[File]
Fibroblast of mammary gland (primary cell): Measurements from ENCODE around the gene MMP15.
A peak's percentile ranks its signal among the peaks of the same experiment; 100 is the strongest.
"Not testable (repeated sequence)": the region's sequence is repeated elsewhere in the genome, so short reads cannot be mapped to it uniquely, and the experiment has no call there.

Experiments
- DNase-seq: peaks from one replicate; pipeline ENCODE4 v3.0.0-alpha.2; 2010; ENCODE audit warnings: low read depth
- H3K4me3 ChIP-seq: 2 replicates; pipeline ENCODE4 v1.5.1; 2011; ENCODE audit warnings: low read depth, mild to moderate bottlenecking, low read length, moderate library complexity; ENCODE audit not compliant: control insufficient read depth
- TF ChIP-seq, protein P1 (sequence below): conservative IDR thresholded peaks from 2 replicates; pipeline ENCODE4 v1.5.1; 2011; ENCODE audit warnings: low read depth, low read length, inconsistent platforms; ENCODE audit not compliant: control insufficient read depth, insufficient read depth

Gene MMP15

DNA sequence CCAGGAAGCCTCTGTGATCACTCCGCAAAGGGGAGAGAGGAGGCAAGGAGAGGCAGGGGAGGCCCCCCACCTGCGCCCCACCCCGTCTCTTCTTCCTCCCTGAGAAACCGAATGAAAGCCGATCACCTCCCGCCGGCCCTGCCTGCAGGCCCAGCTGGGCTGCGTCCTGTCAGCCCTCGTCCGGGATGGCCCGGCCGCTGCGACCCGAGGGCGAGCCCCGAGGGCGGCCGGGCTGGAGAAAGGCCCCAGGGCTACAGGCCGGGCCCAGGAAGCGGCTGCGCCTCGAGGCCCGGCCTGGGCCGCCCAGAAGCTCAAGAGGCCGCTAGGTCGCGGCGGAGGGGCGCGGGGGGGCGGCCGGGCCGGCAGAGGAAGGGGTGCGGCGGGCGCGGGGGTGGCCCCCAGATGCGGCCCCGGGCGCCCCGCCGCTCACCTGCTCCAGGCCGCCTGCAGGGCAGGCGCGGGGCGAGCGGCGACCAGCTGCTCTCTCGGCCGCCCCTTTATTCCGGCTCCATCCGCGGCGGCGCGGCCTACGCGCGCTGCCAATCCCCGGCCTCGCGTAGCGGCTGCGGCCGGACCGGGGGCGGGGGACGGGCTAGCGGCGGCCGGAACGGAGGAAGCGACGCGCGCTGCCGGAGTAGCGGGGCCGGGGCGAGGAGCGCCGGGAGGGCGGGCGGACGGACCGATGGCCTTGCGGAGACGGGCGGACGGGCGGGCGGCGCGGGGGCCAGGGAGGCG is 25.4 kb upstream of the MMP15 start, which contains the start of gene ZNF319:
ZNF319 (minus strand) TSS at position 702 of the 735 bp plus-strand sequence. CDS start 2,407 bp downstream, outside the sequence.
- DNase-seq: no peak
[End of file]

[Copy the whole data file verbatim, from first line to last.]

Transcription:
Fibroblast of mammary gland (primary cell): Measurements from ENCODE around the gene MMP15.
A peak's percentile ranks its signal among the peaks of the same experiment; 100 is the strongest.
"Not testable (repeated sequence)": the region's sequence is repeated elsewhere in the genome, so short reads cannot be mapped to it uniquely, and the experiment has no call there.

Experiments
- DNase-seq: peaks from one replicate; pipeline ENCODE4 v3.0.0-alpha.2; 2010; ENCODE audit warnings: low read depth
- H3K4me3 ChIP-seq: 2 replicates; pipeline ENCODE4 v1.5.1; 2011; ENCODE audit warnings: low read depth, mild to moderate bottlenecking, low read length, moderate library complexity; ENCODE audit not compliant: control insufficient read depth
- TF ChIP-seq, protein P1 (sequence below): conservative IDR thresholded peaks from 2 replicates; pipeline ENCODE4 v1.5.1; 2011; ENCODE audit warnings: low read depth, low read length, inconsistent platforms; ENCODE audit not compliant: control insufficient read depth, insufficient read depth

Gene MMP15

DNA sequence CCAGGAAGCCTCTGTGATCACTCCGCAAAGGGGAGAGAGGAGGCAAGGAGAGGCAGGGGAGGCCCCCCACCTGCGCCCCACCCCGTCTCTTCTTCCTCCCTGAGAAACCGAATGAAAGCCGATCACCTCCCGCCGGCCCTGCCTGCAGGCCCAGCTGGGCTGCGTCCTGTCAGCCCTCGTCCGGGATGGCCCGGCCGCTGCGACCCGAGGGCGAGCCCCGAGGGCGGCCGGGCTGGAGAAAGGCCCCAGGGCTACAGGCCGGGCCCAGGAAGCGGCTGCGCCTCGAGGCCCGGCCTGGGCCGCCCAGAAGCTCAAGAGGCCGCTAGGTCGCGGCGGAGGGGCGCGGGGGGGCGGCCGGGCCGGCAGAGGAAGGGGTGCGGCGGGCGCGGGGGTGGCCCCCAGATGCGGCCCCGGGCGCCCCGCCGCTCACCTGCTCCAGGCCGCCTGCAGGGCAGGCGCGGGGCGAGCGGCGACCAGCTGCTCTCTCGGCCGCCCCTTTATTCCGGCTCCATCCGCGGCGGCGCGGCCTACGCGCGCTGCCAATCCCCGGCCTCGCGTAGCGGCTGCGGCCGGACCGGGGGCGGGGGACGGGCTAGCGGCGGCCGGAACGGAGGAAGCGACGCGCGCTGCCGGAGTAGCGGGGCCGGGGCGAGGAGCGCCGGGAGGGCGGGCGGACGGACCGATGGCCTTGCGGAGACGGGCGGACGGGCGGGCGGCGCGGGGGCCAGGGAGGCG is 25.4 kb upstream of the MMP15 start, which contains the start of gene ZNF319:
ZNF319 (minus strand) TSS at position 702 of the 735 bp plus-strand sequence. CDS start 2,407 bp downstream, outside the sequence.
- DNase-seq: no peak